One of the biggest insurance companies in Britain is to use social media to analyse the personalities of car owners and set the price of their insurance.

The unprecedented move highlights the start of a new era for how companies use online personal data and will start a debate about privacy.

Admiral Insurance will analyse the Facebook accounts of first-time car owners to look for personality traits that are linked to safe driving.

In contrast, evidence that the Facebook user might be overconfident – such as the use of exclamation marks and the frequent use of “always” or “never” rather than “maybe” – will count against them.

The initiative is called firstcarquote and was officially meant to launch this week but that was delayed at the last minute on Tuesday night. It is aimed at first-time drivers or owners – although anyone with a licence can apply. The scheme is voluntary, and will only offer discounts rather than price increases, which could be worth up to £350 a year. However, Admiral has not ruled out expanding firstcarquote.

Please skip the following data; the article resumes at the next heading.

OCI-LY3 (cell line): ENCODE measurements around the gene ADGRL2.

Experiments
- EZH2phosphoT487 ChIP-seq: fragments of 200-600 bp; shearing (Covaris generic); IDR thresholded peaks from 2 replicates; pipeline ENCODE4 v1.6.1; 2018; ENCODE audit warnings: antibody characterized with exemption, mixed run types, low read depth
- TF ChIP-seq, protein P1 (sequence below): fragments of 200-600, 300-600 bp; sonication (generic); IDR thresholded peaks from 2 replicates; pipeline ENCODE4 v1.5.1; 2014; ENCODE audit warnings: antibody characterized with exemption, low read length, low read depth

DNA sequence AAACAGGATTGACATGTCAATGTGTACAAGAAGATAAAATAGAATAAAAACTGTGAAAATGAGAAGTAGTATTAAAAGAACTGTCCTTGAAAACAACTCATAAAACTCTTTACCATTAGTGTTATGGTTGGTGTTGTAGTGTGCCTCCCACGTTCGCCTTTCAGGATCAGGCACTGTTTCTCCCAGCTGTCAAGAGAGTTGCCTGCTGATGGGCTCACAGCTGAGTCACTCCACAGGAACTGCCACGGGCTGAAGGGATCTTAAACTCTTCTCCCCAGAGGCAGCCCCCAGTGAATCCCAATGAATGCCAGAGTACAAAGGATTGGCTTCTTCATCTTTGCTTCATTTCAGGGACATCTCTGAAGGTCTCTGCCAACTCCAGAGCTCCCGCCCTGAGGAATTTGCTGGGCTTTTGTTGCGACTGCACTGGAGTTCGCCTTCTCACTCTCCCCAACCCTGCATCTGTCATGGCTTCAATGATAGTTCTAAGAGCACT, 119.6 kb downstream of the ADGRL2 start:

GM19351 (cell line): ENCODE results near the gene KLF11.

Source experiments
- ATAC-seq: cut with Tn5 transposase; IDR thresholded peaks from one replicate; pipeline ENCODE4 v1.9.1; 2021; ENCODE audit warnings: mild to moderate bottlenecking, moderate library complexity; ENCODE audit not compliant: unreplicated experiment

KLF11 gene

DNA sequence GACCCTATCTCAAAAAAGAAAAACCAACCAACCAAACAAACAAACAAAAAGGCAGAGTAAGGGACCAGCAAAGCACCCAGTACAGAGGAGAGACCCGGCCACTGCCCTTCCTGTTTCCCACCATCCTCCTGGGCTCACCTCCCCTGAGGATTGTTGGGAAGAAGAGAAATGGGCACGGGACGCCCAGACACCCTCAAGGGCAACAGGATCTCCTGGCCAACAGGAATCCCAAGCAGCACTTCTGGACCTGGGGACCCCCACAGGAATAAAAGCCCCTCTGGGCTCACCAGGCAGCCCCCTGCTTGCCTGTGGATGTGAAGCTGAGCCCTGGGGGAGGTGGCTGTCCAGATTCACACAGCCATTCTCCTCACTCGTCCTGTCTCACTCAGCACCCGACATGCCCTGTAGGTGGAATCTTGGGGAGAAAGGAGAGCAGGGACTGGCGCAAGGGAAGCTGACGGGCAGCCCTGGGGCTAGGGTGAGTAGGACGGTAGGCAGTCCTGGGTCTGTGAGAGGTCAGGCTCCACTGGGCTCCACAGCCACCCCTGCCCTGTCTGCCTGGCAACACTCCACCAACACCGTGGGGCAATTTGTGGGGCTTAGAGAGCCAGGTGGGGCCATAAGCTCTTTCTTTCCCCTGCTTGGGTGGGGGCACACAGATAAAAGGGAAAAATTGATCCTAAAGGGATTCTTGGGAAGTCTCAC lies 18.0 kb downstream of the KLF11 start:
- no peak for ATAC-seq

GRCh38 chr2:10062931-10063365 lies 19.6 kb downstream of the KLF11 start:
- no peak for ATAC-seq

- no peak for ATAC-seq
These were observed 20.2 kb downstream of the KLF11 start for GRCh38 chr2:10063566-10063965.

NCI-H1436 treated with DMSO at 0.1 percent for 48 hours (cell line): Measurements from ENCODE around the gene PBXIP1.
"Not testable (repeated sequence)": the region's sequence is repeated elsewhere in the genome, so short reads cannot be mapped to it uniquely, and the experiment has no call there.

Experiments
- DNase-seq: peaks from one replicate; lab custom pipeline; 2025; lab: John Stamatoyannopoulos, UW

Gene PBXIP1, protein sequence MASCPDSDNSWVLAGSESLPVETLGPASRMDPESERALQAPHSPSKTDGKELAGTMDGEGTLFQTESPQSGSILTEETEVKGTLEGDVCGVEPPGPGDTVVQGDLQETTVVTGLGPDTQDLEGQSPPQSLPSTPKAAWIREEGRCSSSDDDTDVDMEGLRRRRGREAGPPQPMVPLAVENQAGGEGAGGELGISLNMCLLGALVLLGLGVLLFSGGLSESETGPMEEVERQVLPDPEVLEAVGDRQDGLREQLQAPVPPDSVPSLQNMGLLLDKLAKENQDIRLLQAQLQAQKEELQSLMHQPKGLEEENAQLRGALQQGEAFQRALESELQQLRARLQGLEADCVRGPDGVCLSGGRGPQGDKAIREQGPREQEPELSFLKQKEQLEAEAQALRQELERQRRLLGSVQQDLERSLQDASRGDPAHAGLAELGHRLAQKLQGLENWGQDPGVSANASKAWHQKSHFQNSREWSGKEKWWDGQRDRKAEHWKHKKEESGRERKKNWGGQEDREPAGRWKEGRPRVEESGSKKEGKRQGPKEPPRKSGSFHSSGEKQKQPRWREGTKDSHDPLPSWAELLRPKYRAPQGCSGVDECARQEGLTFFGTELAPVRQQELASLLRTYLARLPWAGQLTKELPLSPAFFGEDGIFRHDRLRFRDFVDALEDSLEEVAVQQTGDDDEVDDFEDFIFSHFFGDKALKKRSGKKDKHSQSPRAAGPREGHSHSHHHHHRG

The rapid growth of social media and personal technology has given insurance companies and employers swaths of data they can access to analyse customers or employees. As well as Admiral’s car insurance scheme, insurers are looking at how they can use the rise of smartwatches and fitness trackers to monitor people’s health.

The scheme is based around algorithms that have been developed by Admiral. The technology uses social data to make a personality assessment and then, judging against real claims data, analyse the risk of insuring the driver.

Yossi Borenstein, the principal data scientist on firstcarquote, said its algorithm looked for correlations between social media data and actual claims data. The technology will evolve as firstcarquote attracts customers and gathers more evidence about the correlations, meaning the importance of items identified on social media could change.

Borenstein insisted that Admiral would not have access to information about what its customers look at on Facebook or what their friends do. The company would only have access to the information gathered during the quote process and would have no ongoing access.

“If this is successful, it could be revolutionary,” he said. “It could be truly transformational.”

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